Rice is one of the most widely grown grains in the world, feeding almost half the world’s population every day. It is rich in minerals, containing calcium, iron, magnesium, phosphorus, potassium, sodium and zinc, as well as folate, or B-9, and trace amounts of other B vitamins, according to the U.S. Department of Agriculture's National Nutrient Database. White, brown and wild rice are all slightly acidic.
Rice and pH
All substances, including food, can be categorized as either acid or alkaline based on a pH scale that ranges from zero to 14. The term “pH” is a measurement factor. A pH of zero is the most acidic, while a pH of 14 the most alkaline. A 7 pH is neutral. Cooked white rice has a pH ranging from 6.0 to 6.7, which makes it slightly acidic; cooked brown rice has a pH of 6.2 to 6.7, or a range equivalent to or slightly less acidic than white rice; and cooked wild rice has a pH of 6.0 to 6.4, which makes it more acidic than either brown or white rice, according to the Food and Drug Administration.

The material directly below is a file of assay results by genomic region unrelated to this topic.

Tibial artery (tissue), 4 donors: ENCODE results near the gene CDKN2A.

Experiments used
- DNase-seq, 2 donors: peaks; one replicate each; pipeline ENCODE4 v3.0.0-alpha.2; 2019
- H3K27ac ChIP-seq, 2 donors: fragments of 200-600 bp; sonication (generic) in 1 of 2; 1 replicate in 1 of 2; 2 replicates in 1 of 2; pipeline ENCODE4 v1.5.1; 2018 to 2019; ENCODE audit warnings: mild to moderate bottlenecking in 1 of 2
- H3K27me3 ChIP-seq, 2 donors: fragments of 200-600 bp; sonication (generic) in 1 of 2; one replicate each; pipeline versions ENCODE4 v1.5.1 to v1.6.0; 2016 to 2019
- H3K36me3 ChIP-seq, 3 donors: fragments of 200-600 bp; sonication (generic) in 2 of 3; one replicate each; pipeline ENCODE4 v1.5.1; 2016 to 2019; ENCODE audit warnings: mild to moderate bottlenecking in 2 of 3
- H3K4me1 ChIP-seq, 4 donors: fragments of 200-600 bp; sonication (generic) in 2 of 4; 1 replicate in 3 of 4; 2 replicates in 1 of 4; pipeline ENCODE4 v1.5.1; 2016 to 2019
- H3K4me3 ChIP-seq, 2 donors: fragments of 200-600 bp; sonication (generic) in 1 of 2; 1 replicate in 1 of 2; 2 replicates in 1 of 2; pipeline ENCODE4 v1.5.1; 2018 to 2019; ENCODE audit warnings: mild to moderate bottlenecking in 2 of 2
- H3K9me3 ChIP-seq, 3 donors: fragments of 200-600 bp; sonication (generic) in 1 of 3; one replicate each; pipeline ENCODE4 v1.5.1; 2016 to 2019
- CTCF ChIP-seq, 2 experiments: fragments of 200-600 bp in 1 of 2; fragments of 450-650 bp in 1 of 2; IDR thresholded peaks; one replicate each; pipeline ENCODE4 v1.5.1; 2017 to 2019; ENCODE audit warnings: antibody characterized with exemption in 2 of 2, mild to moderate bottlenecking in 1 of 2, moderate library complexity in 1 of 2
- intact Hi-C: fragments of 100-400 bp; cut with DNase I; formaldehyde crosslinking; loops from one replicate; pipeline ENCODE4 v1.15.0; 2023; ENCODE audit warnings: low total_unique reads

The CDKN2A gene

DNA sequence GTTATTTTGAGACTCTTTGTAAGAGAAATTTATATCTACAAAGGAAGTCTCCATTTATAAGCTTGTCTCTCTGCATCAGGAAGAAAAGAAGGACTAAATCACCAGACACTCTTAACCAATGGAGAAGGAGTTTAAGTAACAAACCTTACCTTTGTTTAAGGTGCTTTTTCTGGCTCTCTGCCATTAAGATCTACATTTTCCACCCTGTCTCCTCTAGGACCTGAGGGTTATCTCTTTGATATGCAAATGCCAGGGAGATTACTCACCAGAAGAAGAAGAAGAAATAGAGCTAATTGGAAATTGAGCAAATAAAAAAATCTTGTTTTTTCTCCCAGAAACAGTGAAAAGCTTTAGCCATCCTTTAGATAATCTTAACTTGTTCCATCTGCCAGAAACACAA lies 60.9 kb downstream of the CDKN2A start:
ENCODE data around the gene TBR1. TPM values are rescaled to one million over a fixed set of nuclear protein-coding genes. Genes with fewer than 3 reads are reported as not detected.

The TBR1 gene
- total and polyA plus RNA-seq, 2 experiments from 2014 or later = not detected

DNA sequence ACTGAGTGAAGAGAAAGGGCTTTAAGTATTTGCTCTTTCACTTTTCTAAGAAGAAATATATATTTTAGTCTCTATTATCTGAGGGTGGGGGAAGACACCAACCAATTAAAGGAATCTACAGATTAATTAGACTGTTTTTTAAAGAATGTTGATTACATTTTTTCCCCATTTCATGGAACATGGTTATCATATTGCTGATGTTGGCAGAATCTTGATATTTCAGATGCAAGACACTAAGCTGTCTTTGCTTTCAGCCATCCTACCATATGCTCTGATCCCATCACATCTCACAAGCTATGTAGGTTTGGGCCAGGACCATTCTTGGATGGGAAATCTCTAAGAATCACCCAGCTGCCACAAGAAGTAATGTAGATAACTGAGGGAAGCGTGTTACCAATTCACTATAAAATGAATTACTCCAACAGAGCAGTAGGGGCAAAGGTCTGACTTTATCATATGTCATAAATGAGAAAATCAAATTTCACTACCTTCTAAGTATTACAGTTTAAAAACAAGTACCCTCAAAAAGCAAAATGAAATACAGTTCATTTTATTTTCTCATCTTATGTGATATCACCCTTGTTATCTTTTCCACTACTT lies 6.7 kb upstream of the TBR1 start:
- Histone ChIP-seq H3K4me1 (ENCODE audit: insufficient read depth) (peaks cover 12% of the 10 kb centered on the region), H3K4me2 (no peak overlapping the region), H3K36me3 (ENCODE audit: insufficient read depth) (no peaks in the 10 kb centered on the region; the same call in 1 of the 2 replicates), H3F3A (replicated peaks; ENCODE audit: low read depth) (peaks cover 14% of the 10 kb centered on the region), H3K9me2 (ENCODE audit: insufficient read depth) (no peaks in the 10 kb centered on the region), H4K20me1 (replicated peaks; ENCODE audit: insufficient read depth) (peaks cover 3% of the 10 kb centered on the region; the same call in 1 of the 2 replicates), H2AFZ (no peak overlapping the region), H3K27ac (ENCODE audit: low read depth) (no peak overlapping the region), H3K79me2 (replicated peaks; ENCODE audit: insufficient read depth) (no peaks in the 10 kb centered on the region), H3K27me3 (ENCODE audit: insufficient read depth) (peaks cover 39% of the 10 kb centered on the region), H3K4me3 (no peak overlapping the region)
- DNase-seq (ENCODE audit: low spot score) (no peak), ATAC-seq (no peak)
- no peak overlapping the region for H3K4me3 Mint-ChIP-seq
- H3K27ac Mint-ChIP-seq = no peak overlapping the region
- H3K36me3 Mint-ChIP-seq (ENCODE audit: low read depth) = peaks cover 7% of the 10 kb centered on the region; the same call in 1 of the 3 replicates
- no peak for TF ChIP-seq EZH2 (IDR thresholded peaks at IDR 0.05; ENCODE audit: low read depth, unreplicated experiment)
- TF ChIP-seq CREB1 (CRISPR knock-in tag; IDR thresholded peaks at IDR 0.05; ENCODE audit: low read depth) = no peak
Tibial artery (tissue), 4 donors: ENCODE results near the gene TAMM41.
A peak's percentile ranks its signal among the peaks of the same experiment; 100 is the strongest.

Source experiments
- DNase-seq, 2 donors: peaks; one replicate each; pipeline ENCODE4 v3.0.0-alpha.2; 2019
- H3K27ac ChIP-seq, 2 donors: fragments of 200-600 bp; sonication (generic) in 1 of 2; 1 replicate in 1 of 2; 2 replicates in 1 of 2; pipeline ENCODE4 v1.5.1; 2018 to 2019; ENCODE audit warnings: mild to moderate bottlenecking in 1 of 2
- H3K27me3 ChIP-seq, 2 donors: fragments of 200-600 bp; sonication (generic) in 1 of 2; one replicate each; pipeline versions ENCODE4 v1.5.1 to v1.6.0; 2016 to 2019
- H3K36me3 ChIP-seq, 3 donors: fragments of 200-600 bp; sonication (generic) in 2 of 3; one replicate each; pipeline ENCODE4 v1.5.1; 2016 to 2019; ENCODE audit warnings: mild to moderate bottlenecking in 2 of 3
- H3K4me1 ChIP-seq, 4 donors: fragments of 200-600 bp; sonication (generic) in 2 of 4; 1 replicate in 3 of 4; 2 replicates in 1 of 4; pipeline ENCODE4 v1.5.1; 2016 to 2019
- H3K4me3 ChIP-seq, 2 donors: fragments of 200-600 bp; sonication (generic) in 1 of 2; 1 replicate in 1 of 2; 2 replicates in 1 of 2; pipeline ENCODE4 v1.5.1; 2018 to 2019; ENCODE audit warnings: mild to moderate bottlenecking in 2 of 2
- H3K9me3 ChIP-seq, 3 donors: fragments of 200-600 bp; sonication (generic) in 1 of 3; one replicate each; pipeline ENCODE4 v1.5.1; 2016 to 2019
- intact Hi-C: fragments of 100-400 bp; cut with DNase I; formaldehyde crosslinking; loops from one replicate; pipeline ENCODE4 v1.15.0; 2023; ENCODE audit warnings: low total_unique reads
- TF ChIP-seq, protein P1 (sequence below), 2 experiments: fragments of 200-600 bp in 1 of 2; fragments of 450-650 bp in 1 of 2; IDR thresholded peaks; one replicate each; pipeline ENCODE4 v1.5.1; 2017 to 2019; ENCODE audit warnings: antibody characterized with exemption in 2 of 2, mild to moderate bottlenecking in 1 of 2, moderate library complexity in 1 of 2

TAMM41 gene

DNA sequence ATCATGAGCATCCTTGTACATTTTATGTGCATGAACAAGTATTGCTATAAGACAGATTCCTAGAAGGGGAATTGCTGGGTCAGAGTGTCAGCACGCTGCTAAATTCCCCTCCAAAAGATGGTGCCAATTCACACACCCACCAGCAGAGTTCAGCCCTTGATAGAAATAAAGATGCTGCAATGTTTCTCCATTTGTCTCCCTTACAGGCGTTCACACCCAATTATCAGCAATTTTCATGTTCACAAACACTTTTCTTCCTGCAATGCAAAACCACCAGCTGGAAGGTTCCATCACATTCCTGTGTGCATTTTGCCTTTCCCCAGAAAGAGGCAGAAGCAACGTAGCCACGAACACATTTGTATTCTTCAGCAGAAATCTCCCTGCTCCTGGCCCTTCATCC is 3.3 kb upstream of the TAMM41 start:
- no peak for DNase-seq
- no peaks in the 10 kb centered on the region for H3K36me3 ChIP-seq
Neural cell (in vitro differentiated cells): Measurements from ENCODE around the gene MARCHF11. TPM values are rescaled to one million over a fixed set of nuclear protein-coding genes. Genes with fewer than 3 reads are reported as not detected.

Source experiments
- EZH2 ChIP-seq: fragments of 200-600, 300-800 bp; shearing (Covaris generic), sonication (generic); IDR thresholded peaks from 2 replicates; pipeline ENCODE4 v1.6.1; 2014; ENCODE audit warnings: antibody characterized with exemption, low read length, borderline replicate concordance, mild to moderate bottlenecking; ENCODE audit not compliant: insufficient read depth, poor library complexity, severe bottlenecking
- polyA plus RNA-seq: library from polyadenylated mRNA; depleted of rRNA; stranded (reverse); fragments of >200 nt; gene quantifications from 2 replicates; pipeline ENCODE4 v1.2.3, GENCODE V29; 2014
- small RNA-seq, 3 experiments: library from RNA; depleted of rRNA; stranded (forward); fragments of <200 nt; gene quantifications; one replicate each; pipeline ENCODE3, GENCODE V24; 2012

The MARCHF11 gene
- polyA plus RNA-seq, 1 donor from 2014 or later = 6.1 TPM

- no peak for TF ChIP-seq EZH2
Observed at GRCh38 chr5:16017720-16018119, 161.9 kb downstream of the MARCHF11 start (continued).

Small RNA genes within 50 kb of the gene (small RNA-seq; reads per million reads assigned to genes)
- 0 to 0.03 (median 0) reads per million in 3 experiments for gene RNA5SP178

- U.S. Food and Drug Administration: Food; pH Values of Various Foods
- USDA Nutrient Database: Rice, White, Medium-Grain, Cooked
- USDA Nutrient Database: Rice, Brown, Medium-Grain, Cooked
- USDA Nutrient Database: Wild Rice, Cooked
- International Rice Research Institute: Trends in Global Rice Consumption
- USDA Economic Research Service: Rice; A Global Staple